“Del. Hope’s bill will help the Commonwealth keep its promise to eliminate the ID and IFDDS Waiver waiting lists,” said Jill Egle, co-executive director of The Arc of Northern Virginia. “In 2009, the General Assembly unanimously passed legislation stating the intent to eliminate the ID and IFDDS Waiver waiting lists by the 2018-2020 Biennium. Unfortunately, the funding necessary to achieve this important goal has not been made available and the waiting list has grown due to inaction.”

Medicaid payment rates for physicians and other healthcare providers are scheduled to be cut by four percent on July 1, 2011. Revenue from HB 1815 would offset that cut.

“It is becoming increasingly difficult for physicians to maintain their practices and continue to care for the growing number of Medicaid enrollees when they are providing services at below cost. In a recent survey over half of the physicians who responded said that the additional cuts scheduled for July 1 will force them to make personnel changes or stop taking new Medicaid patients. It’s an unfortunate and personally difficult dilemma for many of us who chose this profession so that we could help those in need,” said Medical Society of Virginia President Cynthia C. Romero, M.D., FAAFP.

Members of the public health community applauded the proposal to raise the cigarette tax. “The evidence is clear that increasing the price of cigarettes is one of the most effective ways to reduce smoking, especially among children and pregnant women,” said Keenan Caldwell, director of government relations for the American Cancer Society. “Preliminary evidence confirms that every state that has significantly increased its cigarette tax in recent years has enjoyed substantial increases in revenue, even while reducing cigarette sales. Virginia has nothing to lose and everything to gain from raising its cigarette tax.”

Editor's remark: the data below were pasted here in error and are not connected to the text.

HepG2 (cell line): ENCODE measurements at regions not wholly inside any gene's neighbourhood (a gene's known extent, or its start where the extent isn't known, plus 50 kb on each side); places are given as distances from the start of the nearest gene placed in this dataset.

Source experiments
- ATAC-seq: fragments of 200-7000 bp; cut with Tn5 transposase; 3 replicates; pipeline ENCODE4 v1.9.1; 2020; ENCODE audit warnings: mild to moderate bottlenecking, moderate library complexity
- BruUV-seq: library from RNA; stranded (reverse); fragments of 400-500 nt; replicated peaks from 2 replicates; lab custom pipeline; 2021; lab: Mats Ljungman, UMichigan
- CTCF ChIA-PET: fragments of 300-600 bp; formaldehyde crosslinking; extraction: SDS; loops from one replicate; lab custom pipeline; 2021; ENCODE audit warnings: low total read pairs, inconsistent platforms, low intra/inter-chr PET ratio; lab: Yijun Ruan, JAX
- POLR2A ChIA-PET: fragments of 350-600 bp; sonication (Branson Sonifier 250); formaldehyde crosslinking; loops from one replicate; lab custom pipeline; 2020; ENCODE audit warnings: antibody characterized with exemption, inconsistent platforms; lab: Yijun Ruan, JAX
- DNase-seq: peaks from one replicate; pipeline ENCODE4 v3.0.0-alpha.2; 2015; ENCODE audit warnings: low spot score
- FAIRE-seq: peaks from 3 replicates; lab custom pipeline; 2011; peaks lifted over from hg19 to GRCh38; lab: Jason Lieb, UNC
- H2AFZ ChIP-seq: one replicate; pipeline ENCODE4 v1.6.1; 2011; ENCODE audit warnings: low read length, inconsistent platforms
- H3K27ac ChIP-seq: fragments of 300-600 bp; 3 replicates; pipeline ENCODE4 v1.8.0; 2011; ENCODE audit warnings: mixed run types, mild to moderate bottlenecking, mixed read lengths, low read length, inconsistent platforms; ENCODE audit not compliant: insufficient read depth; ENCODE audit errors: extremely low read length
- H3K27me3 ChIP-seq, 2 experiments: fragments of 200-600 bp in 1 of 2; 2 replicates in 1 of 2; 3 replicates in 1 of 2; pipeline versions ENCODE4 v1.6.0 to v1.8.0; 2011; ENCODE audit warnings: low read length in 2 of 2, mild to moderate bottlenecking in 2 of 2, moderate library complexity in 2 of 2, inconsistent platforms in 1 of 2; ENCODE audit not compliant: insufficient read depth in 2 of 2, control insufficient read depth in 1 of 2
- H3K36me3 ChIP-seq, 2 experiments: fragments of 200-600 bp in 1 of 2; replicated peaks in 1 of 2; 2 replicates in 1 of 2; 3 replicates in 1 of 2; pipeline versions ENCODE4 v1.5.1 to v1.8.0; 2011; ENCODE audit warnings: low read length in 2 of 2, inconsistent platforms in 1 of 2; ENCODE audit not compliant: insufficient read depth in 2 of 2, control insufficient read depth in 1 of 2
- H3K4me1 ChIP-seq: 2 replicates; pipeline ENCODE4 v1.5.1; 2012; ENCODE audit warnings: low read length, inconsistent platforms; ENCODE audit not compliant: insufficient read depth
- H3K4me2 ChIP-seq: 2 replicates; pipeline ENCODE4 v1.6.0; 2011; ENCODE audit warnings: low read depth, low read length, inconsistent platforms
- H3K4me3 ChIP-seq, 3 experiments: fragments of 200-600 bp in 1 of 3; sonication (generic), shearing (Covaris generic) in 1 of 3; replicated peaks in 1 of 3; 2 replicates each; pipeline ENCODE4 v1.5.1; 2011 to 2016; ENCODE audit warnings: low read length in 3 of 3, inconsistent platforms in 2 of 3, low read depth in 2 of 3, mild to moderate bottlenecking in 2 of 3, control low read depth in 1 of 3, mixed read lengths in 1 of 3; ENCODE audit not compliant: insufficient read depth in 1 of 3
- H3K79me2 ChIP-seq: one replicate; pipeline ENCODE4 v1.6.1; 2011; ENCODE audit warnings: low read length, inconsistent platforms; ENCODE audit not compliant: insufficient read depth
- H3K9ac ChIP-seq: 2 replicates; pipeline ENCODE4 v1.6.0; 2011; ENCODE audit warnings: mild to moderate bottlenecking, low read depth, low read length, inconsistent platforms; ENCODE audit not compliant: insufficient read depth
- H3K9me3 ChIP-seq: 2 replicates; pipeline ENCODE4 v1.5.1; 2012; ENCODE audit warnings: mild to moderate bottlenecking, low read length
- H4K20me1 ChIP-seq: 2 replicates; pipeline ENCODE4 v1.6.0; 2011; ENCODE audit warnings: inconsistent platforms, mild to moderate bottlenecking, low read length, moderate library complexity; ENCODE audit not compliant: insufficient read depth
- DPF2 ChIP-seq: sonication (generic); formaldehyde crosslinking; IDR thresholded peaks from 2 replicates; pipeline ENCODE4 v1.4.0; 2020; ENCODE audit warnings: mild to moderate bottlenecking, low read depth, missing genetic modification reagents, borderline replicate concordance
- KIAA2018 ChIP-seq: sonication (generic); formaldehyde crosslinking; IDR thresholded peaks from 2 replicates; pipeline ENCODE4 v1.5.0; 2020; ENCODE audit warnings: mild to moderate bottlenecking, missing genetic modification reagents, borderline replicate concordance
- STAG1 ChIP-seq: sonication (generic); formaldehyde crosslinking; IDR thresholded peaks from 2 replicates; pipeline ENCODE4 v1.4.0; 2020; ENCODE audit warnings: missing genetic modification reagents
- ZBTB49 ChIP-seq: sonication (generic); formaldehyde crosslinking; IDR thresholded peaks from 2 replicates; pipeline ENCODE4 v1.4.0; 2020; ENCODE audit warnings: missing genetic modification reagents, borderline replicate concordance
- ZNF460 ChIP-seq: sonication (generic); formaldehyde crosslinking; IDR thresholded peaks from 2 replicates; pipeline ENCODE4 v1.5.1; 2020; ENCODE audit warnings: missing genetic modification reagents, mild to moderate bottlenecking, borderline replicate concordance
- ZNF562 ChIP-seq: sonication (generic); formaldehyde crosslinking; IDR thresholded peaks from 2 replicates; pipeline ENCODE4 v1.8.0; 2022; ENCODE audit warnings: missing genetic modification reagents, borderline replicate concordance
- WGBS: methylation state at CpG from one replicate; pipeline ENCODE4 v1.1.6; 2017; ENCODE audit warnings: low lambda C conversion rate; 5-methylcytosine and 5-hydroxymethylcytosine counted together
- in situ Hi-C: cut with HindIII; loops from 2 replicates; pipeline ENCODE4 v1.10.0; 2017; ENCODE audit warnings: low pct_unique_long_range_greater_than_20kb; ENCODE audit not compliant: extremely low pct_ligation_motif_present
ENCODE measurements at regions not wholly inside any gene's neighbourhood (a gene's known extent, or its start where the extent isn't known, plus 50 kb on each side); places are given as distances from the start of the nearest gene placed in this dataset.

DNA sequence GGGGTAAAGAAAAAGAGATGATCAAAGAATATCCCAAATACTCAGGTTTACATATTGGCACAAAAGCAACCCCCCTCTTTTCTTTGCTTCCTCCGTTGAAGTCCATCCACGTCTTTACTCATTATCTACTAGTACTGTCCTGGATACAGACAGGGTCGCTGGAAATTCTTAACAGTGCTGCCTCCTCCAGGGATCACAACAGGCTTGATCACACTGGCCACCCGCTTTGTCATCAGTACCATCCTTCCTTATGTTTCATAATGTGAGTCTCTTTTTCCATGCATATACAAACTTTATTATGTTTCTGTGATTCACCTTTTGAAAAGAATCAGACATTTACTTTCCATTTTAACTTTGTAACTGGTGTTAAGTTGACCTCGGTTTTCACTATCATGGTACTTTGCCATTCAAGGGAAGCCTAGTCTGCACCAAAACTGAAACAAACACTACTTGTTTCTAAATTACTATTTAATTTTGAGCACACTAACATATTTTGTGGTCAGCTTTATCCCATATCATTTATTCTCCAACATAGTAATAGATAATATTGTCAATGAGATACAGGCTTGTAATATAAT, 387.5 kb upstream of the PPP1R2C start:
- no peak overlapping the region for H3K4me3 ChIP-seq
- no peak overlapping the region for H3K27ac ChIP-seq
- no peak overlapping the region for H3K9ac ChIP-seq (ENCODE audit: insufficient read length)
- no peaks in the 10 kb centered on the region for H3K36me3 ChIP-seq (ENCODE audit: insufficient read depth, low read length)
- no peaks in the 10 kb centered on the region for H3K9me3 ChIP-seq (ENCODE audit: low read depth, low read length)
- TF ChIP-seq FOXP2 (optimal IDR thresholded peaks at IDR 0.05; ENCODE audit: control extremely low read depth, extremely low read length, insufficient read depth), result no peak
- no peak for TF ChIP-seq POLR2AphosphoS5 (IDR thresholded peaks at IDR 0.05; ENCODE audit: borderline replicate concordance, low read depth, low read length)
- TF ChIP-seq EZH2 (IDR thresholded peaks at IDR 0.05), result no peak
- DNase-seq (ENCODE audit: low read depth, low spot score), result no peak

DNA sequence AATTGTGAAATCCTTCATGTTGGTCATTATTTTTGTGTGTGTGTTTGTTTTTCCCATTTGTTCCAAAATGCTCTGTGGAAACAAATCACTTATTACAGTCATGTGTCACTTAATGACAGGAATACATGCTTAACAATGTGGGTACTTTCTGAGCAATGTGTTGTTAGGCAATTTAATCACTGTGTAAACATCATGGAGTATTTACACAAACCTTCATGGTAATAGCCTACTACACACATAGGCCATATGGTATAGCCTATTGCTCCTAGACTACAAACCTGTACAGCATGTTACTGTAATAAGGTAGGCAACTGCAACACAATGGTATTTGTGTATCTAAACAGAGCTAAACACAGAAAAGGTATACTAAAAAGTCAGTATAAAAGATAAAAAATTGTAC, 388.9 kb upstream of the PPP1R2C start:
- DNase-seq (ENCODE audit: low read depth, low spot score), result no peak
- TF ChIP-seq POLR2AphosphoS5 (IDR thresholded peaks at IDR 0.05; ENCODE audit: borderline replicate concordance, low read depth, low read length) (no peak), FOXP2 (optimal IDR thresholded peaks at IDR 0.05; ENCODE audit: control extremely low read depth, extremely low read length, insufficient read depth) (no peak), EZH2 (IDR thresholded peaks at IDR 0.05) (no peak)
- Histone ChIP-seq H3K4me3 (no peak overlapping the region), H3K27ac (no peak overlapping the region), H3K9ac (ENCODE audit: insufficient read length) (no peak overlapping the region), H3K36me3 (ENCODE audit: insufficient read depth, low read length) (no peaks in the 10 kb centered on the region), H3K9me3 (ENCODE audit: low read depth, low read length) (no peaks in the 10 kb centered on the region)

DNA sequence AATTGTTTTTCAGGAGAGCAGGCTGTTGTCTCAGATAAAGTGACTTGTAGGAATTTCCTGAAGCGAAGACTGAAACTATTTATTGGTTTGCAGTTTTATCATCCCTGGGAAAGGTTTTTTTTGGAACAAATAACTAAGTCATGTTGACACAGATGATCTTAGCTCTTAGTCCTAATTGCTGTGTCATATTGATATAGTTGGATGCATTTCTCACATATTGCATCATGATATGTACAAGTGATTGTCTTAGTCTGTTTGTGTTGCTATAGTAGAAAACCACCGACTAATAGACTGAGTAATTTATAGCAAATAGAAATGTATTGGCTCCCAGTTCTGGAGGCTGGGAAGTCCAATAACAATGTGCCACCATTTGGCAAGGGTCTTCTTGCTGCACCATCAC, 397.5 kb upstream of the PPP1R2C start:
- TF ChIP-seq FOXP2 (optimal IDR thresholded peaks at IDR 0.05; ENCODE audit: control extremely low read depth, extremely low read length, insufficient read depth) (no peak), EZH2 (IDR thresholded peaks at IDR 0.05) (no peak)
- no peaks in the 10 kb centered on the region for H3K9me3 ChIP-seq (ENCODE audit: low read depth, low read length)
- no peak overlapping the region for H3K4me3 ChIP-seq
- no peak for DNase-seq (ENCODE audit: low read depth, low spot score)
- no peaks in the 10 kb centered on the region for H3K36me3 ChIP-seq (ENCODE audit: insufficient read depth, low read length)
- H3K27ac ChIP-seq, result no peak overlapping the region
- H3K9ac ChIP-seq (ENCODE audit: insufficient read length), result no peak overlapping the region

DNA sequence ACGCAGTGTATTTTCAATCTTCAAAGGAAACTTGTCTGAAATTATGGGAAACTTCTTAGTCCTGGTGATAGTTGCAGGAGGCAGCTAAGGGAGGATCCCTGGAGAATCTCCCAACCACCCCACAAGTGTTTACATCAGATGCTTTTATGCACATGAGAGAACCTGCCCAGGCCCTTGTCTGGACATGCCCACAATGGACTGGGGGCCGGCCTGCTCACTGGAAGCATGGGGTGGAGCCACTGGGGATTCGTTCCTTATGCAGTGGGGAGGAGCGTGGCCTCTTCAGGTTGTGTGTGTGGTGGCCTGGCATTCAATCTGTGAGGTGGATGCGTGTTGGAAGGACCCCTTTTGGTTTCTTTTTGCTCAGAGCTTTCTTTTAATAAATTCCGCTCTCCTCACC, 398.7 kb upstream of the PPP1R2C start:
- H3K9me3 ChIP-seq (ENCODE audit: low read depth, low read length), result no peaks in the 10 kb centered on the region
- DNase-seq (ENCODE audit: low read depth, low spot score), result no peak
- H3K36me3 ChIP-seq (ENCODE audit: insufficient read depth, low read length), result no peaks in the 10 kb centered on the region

The Annual health care expenditures in Virginia directly caused by smoking are $2.08 billion, with $401 million covered by the state Medicaid program.

According to the Campaign for Tobacco-Free Kids, a $1.15 increase in Virginia’s cigarette tax would prevent more than 73,800 Virginia kids alive today from becoming smokers and prompt 45,500 adult smokers to quit, saving 35,600 Virginians from a premature, smoking-caused death.

“A significant tobacco tax increase combined with funding for tobacco prevention and cessation programs will deliver the maximum health and economic benefit for Virginia. These steps will prevent kids from starting to smoke, help smokers quit, save lives, and save taxpayers money by reducing smoking-caused health care costs,” said Cathleen Smith Grzesiek, senior director of government relations for the American Heart Association.

Del. Hope concluded, “We cannot afford doing business as usual. Cuts to Medicaid only result in higher costs down the road. The sick end up in the hospital and ERs for costly medical procedures and avoidable hospitalizations; and individuals with disabilities wind up in institutions rather than being served in their communities for a fraction of the cost. This proposal will take a significant step in preserving and protecting the Medicaid program for future generations and will fulfill a promise to Virginia’s families.”

Patrick A. Hope is a Member of the Virginia General Assembly as the Delegate from the 47th District representing part of Arlington County. He serves on the House Courts of Justice Committee and House Health, Welfare, and Institutions Committee.

  • Michelle